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Dead Souls

Narrated by: Nicholas Boulton
Length: 14 hrs and 54 mins
4.5 out of 5 stars (52 ratings)

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Summary

Gogol's great Russian classic is the Pickwick Papers of Russian literature. It takes a sharp but humorous look at life in all its strata but especially the devious complexities in Russia, with its landowners and serfs. We are introduced to Chichikov, a businessman who, in order to trick the tax authorities, buys up dead 'souls', or serfs, whose names still appear on the government census. Despite being a dealer in phantom crimes and paper ghosts, he is the most beguiling of Gogol's characters. Gogol's obsession with attempting to display 'the untold riches of the Russian soul' eventually led him to madness, religious mania, and death. Dismissed by him as merely 'a pale introduction to the great epic poem which is taking shape in my mind', Dead Souls is the culmination of Gogol's genius. Translator: Constance Garnett.

PLEASE NOTE: When you purchase this title, the accompanying reference material will be available in your Library section along with the audio.

Public Domain (P)2017 Naxos AudioBooks

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A perfect rendition.

You simply couldn’t ask for a better audiobook version of this classic of Russian literature. So lucid and enthralling it makes you question whether reading the book in the traditional method would have actually been far less of an experience. One doesn’t want to actually say, but one can’t help but think it.

5 people found this helpful

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The life of 19th century entrepreneur

First of all, I have bit of a soft spot for Russian classical literature, maybe because I still haven’t read one bad book from this genre. Second of all, Dead Souls is yet another stunning classic. The story revolves around character named Pavel Ivanovich Chichikov who perfectly fits description of modern day entrepreneur except he lived in different time of our history. He goes from town to town, trying to execute his master business plan and meets un-ending variety of characters. And this is where the biggest strength of Gogol and this book lies.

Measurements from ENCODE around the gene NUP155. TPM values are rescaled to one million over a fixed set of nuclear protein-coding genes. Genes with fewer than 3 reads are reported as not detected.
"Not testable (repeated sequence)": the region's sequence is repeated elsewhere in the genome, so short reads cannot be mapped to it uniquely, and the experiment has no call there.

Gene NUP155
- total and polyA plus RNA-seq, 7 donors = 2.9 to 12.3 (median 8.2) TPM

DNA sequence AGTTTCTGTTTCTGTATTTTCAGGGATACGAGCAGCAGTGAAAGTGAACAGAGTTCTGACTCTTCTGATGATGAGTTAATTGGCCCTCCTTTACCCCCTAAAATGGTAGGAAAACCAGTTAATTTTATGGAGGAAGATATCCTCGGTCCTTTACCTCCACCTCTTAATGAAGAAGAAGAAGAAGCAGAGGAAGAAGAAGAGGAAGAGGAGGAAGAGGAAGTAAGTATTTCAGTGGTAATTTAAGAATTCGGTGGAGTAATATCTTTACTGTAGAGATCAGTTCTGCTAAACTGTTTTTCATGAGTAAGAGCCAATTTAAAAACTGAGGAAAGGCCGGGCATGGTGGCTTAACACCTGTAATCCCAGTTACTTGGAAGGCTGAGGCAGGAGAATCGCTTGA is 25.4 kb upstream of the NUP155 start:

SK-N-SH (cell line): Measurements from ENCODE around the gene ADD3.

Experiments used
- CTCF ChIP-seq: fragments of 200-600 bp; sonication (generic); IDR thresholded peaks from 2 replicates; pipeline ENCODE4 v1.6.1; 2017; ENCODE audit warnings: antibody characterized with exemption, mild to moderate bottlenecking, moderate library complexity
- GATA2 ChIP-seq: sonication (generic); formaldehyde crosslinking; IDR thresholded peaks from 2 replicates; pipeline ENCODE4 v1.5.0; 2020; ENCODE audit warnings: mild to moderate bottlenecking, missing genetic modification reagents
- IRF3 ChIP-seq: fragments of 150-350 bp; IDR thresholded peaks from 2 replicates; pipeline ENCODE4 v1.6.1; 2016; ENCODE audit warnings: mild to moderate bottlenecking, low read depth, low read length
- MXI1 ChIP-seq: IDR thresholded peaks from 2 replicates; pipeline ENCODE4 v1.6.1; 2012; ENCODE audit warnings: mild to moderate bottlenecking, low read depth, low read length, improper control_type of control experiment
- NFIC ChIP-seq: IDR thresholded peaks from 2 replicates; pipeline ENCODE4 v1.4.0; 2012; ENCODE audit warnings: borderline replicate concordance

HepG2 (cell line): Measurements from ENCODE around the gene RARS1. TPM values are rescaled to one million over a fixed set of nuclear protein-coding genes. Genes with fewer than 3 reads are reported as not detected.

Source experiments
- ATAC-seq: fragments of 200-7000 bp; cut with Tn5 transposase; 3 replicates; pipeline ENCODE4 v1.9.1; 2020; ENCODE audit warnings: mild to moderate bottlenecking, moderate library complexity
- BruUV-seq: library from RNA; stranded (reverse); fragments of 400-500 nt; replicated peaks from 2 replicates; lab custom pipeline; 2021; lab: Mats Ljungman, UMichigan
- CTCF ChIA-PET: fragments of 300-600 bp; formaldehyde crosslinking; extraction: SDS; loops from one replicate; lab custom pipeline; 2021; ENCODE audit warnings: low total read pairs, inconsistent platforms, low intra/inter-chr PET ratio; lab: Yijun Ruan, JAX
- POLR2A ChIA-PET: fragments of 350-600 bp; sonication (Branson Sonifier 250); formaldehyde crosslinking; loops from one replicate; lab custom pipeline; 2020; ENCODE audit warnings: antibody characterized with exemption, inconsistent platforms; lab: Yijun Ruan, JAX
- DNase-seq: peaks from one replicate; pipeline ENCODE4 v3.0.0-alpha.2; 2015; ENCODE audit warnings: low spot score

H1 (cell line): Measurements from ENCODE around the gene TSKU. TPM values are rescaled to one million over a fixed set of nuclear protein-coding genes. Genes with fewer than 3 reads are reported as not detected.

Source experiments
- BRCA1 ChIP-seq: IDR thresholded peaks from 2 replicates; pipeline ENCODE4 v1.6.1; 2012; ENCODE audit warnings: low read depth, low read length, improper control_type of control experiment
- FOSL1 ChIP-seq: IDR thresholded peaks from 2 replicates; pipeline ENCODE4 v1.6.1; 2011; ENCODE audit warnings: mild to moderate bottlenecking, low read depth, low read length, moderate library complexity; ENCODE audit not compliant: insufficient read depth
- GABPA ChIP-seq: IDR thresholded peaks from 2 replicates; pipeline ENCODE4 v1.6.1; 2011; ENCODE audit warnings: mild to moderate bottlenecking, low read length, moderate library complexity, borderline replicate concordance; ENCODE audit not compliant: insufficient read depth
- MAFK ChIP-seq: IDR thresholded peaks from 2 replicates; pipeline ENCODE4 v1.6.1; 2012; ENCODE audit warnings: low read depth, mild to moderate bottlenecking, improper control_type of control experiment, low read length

The unimaginable attention to detail Gogol gives to every person, town, or anything mentioned makes it very easy to use your imagination and construct this places in your mind and start living the story like you were there. The character stereotypes he portrays are so true that I cannot fathom out how he could know all of this back in 19th century. After you read this book you will come to understanding that we as people haven’t changed that much in last 200 years. All character traits and stereotypes are the same today. We have advanced technologically but not as humans. Our mindsets are still the same. If you let it, this book will teach you a lot about how people behave and how to deal with it.

For some people these constant descriptions of details might get boring after a while, and story can get confusing as a result. But, I have enjoyed everything thoroughly. And yes, the book is missing a lot of pages in second part and ends mid-sentence. The usual explanation is that Gogol went mad and tried to destroy this book. However, me personally I like the theory that he didn’t go mad but quite the opposite. That he did it all on purpose to fit the overall theme of the book which I don’t want to spoil. The audibook narrator Nicholas Boulton is simply amazing. He handles all the different characters perfectly. So, get this audiobook and indulge in it, enjoy every second.

4 people found this helpful

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Excellent,

Wonderful reading - Nicholas Boulton does justice to the eccentric and brilliant writing of Gogol. I love Garnett’s translation as well.

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150 years later and the world looks the same